Marines

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Marines with Combined Arms Training Center Camp Fuji move through a simulated improvised explosive device lane on the Jiggs Fitness Trail during a corporals course May 21 through June 1.

Photo by Cpl. Warren Peace

Camp Fuji corporals course receives explosive overhaul

8 Jun 2007 | Cpl. Warren Peace

What happens when an explosive ordnance disposal chief is put in charge of a command sponsored corporals course?

It becomes an explosive situation.

Combined Arms Training Center EOD chief, Master Sgt. Michael Burghardt, organized a corporals course on Camp Fuji May 21 to June 1, adhering to Marine Administrative Message 255/07 released April 17 that allows commands to include testable warfighting classes in the course curriculum.

Commands may now conduct the corporals course as is, which heavily favors drill and ceremonies, replace the drill and ceremony curriculum with war fighting, or combine the two.

For the Fuji course, Burghardt integrated both drill and ceremony with warfighting classes.

Being an expert in explosives, he opted to include IED familiarization and grenade training into his course.

“I thought I would offer realism to the classes with things I learned in Iraq,” Burghardt said. “We offered survival skills they need as NCOs to be able to implement training for their Marines. I shared first-hand experiences in leadership and combat.”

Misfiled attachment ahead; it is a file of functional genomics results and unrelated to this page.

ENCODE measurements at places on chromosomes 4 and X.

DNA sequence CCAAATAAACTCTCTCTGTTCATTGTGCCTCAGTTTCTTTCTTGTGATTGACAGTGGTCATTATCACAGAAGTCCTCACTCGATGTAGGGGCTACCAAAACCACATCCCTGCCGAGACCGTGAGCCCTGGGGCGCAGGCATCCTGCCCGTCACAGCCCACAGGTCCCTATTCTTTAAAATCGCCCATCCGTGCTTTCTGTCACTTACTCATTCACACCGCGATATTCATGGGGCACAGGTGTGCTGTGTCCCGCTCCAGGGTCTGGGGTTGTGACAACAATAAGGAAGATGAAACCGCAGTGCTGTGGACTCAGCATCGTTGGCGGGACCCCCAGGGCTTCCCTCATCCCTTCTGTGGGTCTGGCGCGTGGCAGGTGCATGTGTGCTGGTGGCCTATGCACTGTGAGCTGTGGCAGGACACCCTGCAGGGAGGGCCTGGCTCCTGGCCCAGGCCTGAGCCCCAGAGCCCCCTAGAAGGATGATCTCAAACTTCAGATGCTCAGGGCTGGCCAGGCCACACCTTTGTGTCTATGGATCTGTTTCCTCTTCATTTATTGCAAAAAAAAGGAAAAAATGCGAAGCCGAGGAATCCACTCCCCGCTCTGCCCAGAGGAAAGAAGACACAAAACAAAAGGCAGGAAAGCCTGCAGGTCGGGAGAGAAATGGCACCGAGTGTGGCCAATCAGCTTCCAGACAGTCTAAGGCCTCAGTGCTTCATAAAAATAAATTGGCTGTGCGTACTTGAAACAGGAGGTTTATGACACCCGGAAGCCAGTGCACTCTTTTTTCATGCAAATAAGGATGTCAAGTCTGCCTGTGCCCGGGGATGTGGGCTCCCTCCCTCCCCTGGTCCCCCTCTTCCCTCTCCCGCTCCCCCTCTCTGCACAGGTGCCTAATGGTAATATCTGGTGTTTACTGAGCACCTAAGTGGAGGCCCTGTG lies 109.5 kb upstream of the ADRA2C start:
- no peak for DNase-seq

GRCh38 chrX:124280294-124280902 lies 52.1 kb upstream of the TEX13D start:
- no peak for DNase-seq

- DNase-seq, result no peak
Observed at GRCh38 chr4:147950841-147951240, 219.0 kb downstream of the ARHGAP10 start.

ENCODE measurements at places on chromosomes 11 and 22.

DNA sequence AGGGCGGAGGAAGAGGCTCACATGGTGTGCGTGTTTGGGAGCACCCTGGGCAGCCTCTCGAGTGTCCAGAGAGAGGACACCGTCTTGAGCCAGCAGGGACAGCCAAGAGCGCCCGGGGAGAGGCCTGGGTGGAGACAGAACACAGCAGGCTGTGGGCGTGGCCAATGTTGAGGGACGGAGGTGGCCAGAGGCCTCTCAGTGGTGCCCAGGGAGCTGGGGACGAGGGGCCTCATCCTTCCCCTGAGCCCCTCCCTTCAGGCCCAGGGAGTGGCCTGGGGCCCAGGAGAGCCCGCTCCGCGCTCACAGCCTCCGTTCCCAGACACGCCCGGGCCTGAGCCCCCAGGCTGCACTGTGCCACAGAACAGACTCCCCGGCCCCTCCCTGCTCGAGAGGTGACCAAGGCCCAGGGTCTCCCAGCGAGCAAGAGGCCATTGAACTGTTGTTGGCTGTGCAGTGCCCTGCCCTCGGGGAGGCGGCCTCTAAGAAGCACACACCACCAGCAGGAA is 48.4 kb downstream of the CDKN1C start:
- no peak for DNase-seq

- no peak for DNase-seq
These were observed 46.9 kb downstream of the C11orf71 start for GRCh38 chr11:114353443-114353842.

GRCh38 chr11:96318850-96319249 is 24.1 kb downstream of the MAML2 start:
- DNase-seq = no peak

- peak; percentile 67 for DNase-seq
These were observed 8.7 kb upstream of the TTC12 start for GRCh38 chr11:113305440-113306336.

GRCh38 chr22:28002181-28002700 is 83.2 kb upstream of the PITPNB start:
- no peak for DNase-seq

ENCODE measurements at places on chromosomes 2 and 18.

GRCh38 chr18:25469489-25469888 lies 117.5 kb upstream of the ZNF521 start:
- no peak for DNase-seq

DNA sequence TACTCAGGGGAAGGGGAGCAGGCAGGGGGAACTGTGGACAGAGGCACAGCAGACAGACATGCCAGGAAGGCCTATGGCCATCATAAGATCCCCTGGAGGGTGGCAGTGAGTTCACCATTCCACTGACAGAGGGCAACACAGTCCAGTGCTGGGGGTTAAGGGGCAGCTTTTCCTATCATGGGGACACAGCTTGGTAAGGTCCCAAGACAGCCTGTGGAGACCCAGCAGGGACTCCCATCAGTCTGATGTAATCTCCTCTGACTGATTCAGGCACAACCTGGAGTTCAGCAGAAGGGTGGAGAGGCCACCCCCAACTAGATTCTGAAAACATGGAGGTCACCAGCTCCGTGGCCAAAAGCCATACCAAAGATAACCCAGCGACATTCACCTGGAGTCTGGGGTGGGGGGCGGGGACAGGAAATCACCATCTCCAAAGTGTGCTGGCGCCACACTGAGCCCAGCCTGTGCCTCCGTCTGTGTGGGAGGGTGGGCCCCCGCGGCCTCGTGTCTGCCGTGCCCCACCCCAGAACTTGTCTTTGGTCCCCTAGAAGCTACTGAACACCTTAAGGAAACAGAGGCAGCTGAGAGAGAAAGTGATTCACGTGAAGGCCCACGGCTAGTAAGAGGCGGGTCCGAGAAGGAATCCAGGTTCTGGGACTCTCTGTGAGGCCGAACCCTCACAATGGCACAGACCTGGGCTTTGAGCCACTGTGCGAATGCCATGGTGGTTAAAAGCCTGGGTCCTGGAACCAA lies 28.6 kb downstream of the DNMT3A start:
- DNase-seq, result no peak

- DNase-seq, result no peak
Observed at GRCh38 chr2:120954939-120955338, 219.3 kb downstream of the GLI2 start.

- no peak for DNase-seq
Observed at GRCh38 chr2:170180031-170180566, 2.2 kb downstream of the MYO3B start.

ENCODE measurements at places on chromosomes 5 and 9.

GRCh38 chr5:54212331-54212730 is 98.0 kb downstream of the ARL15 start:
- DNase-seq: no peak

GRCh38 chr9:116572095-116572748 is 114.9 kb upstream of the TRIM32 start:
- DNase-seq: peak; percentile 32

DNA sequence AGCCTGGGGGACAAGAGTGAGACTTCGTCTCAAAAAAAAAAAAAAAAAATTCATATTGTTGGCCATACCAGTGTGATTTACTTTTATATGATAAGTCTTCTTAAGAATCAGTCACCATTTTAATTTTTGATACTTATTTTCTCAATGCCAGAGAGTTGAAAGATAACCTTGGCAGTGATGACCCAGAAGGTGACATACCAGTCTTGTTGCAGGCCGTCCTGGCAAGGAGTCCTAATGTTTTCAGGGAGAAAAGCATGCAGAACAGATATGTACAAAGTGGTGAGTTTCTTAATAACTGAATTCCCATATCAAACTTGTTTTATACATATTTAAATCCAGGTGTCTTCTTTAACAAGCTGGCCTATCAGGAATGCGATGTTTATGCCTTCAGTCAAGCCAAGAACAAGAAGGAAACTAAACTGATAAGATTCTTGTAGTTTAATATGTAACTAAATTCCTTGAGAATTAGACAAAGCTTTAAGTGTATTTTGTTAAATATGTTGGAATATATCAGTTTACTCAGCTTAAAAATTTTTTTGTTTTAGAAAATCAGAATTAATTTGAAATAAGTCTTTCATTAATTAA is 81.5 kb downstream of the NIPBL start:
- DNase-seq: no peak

To create this sense of realism, Burghardt and his team of instructors created a simulated IED lane on the Jiggs Fitness Trail on Fuji.

As the students moved through the trail, they applied what they learned during earlier classes as they attempted to identify and avoid IEDs.

On, the second-to-last day of practical application training, the Marines visited the grenade range for live grenade training.

“Every Marine loves danger, adrenaline and the bone shaking thump of live grenades,” Burghardt said. “Holding something that can possibly kill you is one of the best confidence builders you can get.”

The new policy that shaped the Fuji course is a result of commands showing the desire to enhance training to meet current operational environments, according to the message.

“The content for this course has not been revised in nearly 10 years and was severely lacking the professional development tools for today’s war fighters,” it said.

Fuji’s course included the standard classes like sword manual, ceremony and leadership traits. However, the students felt the IED and grenade portions were the best.

“This has been one of the most motivating periods of instructions I’ve had,” said Cpl. Darlene J. Looney, a vehicle recovery operator with Camp Fuji. She also said the course will serve as a good foundation should she find herself in Iraq.

These recent changes to the corporals course seems to be a hit with both instructors and students. However, the Marine Corps University doesn’t plan to rest on its laurels.

According to the Marine Administrative Message, an entirely new corporals course is in development and is scheduled for release in 2008.


Headquarters Marine Corps